While many LCF investors’ claims are likely to be rejected as outside the FSCS remit the body says it has had to set aside £44m to deal with potential claims.
A number of cases are set for judicial review and the FSCS says it needs to make provision if it loses the court cases.
The FSCS said of LCF: “This has been one of the most significant cases for FSCS not only in terms of the number of those affected but also in its complexity.”
FSCS has so far paid £3.3m to 169 LCF customers who invested in mini-bonds from LCF following transfers out of stocks and shares ISAs. As this was a regulated activity the FSCS paid these claims immediately. However this is a small proportion of the 11,600 LCF customers, “mainly of retirement age”, who invested £237m with LCF. These claims are still being considered.
The additional LCF costs will fall mainly on the Life Distribution and Investment Intermediation class which includes financial advisers.
The levy on this class brought in £189m in 2019/20. The indicative levy for this class for 2020/21 was £213m but this has now been increased to a final levy for 2020/21 of £229m - a £40m or 21% increase on 2019/20.
The FSCS says the main driver of the increase is the inclusion of £44m to cover estimated compensation costs for (LCF) however the Life Distribution and Investment Intermediation class will benefit from a provider contribution of £51m due to savings and lower claims in other classes.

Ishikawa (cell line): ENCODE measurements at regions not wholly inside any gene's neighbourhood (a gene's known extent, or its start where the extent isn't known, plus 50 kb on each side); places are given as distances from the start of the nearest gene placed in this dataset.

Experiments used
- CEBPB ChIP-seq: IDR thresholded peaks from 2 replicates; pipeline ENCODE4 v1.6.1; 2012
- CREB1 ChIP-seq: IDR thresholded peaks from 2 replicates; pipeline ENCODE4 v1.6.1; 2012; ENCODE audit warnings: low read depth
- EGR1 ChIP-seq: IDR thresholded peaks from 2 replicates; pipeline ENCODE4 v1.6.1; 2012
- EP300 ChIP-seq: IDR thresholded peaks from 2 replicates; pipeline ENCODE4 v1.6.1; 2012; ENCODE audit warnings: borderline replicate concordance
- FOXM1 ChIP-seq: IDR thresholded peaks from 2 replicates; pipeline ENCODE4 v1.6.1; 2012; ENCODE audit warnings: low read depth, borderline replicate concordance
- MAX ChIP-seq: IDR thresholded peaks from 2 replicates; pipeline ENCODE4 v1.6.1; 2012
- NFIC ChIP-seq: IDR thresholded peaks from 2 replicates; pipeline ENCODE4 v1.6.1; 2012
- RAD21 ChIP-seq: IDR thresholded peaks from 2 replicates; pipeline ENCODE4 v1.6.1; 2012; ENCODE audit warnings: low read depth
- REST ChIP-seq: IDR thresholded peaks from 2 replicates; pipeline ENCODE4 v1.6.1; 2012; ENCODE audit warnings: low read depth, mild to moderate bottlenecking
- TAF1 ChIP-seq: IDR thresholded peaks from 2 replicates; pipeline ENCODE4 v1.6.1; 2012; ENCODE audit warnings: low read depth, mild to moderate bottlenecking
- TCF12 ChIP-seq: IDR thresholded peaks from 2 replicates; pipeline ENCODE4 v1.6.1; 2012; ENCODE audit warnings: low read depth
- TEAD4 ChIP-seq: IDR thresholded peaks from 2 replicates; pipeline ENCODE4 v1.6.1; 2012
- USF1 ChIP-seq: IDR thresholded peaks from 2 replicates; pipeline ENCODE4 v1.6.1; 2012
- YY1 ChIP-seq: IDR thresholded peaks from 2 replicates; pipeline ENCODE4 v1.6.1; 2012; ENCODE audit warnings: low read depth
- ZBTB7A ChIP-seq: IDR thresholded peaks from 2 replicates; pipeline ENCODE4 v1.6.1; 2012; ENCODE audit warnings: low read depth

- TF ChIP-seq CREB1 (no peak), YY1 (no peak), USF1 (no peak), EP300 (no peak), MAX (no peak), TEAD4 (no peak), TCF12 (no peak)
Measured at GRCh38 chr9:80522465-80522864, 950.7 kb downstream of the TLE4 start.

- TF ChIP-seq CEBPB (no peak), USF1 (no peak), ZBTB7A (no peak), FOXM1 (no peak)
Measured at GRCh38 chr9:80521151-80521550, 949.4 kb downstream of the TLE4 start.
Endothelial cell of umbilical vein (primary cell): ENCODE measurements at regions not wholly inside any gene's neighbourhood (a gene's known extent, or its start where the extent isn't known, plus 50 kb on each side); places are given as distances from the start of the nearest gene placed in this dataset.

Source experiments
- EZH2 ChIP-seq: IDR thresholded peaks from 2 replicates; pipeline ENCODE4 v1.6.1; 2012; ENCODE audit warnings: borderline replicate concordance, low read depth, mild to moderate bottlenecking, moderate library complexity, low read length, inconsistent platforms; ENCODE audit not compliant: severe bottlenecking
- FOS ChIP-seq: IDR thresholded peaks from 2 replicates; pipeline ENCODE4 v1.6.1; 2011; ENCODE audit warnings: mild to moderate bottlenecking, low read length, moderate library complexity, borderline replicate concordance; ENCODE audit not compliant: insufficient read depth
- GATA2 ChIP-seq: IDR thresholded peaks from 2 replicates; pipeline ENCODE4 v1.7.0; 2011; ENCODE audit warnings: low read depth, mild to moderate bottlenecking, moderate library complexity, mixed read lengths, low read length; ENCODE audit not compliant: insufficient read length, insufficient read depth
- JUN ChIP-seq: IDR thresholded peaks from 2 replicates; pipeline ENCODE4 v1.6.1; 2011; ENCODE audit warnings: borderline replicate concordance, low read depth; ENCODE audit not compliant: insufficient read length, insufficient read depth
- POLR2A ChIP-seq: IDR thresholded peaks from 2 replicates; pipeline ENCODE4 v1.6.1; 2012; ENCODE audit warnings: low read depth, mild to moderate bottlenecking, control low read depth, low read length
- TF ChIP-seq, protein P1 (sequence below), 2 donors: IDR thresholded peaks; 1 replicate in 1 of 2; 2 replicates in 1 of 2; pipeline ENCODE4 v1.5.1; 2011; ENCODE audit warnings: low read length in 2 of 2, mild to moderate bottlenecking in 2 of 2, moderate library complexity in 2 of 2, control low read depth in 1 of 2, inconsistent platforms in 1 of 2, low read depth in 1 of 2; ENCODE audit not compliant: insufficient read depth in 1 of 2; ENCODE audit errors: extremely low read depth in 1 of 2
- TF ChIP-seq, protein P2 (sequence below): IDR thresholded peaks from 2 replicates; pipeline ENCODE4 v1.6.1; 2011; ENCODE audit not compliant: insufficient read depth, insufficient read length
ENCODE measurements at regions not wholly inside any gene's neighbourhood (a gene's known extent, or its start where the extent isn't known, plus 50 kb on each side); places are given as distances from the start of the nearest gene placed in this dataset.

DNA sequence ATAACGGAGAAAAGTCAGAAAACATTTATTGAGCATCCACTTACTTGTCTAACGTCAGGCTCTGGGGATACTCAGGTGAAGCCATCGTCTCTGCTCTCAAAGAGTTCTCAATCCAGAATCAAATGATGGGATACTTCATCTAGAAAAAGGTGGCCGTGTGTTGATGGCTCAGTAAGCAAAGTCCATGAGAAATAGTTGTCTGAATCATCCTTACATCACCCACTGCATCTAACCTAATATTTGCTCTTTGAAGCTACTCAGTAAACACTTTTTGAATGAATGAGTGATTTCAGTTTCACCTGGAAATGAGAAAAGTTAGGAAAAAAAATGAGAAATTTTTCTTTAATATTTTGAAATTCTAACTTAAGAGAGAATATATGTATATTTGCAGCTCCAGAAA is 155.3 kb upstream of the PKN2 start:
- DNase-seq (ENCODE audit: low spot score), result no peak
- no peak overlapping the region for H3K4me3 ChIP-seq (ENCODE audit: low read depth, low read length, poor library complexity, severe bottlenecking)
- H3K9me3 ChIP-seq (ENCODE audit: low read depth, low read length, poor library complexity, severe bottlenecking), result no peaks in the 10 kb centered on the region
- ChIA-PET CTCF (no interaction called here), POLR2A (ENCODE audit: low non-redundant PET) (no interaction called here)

The FSCS total levy on the industry for 2020/21 will be £649m this year, £14m more than forecast in its Plan and Budget 2020/21 published in mid-January. This includes £74.7m for management expenses, broadly similar to the previous year.
The FSCS also warned today that it is continuing to see an increase in pension mis-selling claims but has cut its forecast made in the January Plan and Budget for SIPP operator claims by £7m due to a revision in the “anticipated timing and cost of some recent and expected future SIPP operator failures.”
The FSCS added that in 2019/20 it received 4,100 more claims than budgeted for on SIPPs and pensions resulting in increased expenses of £3.9m.
The 2020/21 budget does not include the potential impact of Covid-19 claims if they arise as the figures were put together before the outbreak.
Caroline Rainbird, FSCS chief executive, said: “The overall increase in the FSCS levy since the January forecast partly reflects the ongoing progress we are making in relation to the LCF failure.
“As we announced earlier this month, we have now started the process of reviewing individual LCF claims relating to misleading advice. Whilst it is too early to say how many LCF customers will be eligible for compensation, for the purpose of the levy we have estimated an amount of £44m. “We know that the industry has expressed concerns about the rising trends in compensation costs and increased levy amounts. I would like to reassure our levy payers that we are working with the industry and regulators to do as much as we can to address these concerns and will keep our levy payers updated on our progress.”
Details of the annual levy are in the the latest FSCS Outlook newsletter: latest edition of Outlook.